Bilbo, Retired Burglar

Commander players should be aware of how powerful Treasure Tokens are. This goes double for a format like Sealed. Bilbo, Retired Burglar offers some serious upside should it connect with your opponent. Even when it dies, Bilbo progresses the set’s core mechanic. Unfortunately, Bilbo’s lack of evasion combined with lackluster stats could make it difficult to connect with. Fortunately, making Bilbo your Ringbearer should alleviate this issue.

If you open some of these in your Prerelease packs, and have a good amount of Ring Tempting going on, this could be a strong payoff. Just remember that this full-art version of the card is not legal for Sealed play!

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Frodo Baggins

Another multicolored uncommon payoff, Frodo Baggins also shows potential for Tempted by the Ring synergies… as long as you have enough Legendary creatures to allow Frodo’s payoff to shine.

Frodo’s ‘must be blocked’ clause combined with the rules of the Ring-bearer stating that creatures with greater power than the Ring-bearer cannot block it will make your bigger threats harder to chump block.

Lobelia Sackville-Baggins

Including Delighted Halfling, Lobelia Sackville-Baggins is the other Rare that you can open as a part of these Prerelease-exclusive promotional cards. This threatens to be quite the powerful ramp tool with its ETB ability. Of course, the card needs some setup to work, but it can be incredibly powerful in the right circumstance. At worst, Lobelia is a three-mana 2/3 Menace with Flash, which can potentially catch a weaker creature off guard in the early game.

Wizard’s Rockets

Wizard’s Rockets is the only common that you can open in this Sealed-illegal Prerelease slot. The card offers a one-time opportunity to fix your mana in any way you like. Past that point, Wizard’s Rockets also replaces itself, which makes the card a lot more forgiving to run. Depending on how widely available fixing is in this set, Wizard’s Rockets could be a strong tool should you want to run a lot of powerful bombs that are a bit difficult to access in terms of mana. Just remember that this particular copy of it is a no-bueno for Prerelease play.

Notably, Wizard’s Rockets enters tapped, which prevents the card from functioning as the second coming of Chromatic Star.

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Gandalf, Friend of the Shire

Gandalf, Friend of the Shire is the last full-art Sealed illegal promotional card you can find in your Lord of the Rings Prerelease kits. Notably, this Gandalf card has multiple promotional copies.

Gandalf, in terms of being an uncommon, is pretty impressive. Not only can this card come in at instant speed, but Gandalf also speeds up your sorceries, allowing you to use them as combat tricks. The Ring-bearer payoff this card has is also incredible. Not only will this allow you to draw a card every time you choose a Ring-bearer other than Gandalf, but this also frees up your other cards to showcase their Ring-bearer synergies. Only costing blue mana otherwise, Gandalf could be quite powerful if he shows up in your Prerelease packs.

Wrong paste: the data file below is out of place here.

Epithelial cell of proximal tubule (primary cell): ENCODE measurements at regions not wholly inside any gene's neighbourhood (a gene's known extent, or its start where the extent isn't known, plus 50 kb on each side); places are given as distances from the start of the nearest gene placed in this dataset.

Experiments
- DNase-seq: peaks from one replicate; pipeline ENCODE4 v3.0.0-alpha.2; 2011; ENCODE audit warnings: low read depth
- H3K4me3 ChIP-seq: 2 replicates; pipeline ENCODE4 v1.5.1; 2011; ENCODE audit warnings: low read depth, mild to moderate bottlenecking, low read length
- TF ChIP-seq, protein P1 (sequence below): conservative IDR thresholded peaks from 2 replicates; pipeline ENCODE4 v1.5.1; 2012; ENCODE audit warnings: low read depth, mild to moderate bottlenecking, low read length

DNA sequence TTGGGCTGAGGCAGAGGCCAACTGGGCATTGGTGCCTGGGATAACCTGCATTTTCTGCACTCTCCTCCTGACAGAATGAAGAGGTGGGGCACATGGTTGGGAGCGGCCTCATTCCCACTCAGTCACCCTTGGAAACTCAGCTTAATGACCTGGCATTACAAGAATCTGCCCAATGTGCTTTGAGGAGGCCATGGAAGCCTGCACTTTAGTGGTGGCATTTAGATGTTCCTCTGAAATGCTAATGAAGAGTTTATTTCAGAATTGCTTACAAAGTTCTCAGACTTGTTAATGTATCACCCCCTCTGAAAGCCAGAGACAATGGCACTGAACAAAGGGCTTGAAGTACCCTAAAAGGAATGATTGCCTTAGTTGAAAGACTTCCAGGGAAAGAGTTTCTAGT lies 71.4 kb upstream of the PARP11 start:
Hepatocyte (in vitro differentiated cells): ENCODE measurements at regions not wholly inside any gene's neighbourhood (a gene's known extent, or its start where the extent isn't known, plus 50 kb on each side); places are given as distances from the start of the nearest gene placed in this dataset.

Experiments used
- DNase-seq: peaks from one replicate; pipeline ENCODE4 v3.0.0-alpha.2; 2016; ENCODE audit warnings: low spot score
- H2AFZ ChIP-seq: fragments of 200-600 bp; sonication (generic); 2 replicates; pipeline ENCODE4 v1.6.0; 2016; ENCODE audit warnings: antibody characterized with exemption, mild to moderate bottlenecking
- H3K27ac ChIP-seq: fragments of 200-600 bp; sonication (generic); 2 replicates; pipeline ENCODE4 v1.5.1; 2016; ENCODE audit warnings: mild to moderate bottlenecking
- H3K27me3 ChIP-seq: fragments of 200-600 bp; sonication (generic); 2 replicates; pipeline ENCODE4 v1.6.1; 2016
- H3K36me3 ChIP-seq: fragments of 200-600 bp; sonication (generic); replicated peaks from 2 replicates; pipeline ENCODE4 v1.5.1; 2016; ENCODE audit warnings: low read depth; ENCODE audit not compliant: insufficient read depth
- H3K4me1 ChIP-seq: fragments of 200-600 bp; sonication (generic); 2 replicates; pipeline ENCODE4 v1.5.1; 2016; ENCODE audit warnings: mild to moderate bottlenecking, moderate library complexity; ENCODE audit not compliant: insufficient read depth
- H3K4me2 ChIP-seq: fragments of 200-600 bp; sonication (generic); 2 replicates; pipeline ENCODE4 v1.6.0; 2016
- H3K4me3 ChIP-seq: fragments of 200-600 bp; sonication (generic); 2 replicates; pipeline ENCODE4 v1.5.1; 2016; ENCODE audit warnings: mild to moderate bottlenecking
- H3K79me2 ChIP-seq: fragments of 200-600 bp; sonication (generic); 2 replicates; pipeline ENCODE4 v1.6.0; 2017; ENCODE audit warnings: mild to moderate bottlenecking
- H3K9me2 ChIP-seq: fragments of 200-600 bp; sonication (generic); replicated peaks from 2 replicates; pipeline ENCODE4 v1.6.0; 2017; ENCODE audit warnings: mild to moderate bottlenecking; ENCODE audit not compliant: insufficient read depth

You Can Open These in Your Packs, but These Full-art Cards Cannot Be Used!

Unfortunately, the ability to open these cards in your Sealed packs may make communicating this topic even more confusing. The takeaway is basically this: you cannot play with these full-art versions of the cards you receive in your Lord of the Rings Prerelease kits. However, you can play with other variants of these cards that you open in your packs.

As soon as you’re not playing Sealed, these cards are perfectly Modern-legal, just like the rest of the core Lord of the Rings set. Players who open the Rare cards offered in these promotional slots may have a distinct advantage over those who don’t.

As stated earlier, the core issue here is communication. While players aren’t supposed to use these in their Prerelease decks, Prerelease hosts could decide to allow them to be played. The issue arises when different players are building their decks with different rules. As long as this unusual change is communicated clearly, then these promotional cards only serve to make the Lord of the Rings: Tales of Middle-earth Prerelease just that much more memorable.

Otherwise, if you’re planning on attending Prerelease events for Lord of the Rings: Tales of Middle-earth, more context on what to expect can be found in Wizards of the Coast’s official article.